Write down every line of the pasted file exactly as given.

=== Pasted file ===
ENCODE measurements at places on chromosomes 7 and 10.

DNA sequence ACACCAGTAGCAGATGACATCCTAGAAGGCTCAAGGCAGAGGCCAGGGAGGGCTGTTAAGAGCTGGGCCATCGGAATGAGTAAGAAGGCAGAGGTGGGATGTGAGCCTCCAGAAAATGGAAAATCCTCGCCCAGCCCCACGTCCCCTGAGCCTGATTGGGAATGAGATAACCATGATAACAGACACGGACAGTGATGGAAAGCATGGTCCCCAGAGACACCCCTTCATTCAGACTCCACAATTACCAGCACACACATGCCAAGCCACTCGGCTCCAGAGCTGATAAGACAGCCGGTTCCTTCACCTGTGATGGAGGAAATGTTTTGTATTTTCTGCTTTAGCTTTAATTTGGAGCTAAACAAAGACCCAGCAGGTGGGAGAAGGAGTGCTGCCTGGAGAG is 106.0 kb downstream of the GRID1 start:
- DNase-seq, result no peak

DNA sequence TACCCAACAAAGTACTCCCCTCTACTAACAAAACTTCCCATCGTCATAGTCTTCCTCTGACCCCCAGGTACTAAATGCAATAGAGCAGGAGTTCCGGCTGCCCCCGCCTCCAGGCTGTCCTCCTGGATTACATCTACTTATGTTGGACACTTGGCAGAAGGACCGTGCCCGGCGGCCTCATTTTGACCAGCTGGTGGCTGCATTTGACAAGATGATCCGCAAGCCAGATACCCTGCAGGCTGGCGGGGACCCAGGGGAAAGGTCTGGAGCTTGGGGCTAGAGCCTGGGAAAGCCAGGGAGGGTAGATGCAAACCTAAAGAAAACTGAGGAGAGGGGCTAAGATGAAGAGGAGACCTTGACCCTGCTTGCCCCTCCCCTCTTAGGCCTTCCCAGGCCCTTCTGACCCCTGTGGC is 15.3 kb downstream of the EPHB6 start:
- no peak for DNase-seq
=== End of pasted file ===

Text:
ENCODE measurements at places on chromosomes 7 and 10.

DNA sequence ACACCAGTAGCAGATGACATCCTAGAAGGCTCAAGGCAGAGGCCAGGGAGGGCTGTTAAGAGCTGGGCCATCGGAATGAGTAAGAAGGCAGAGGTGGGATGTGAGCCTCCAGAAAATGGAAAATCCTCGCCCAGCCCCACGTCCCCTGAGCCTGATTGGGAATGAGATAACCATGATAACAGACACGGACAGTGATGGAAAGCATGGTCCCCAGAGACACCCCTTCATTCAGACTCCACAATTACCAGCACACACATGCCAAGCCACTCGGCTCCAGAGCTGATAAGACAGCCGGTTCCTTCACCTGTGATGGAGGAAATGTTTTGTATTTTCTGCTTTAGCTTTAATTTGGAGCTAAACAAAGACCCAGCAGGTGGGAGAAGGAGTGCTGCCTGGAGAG is 106.0 kb downstream of the GRID1 start:
- DNase-seq, result no peak

DNA sequence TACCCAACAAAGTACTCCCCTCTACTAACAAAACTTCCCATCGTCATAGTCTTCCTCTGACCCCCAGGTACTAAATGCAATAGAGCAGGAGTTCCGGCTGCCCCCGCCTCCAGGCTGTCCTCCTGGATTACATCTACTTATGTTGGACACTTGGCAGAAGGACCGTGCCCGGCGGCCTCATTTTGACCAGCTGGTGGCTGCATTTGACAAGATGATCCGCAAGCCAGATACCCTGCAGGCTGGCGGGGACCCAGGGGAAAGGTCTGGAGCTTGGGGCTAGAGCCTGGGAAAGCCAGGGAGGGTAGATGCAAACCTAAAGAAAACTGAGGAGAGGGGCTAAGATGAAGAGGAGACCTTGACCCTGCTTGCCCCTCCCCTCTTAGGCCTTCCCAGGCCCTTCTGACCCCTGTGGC is 15.3 kb downstream of the EPHB6 start:
- no peak for DNase-seq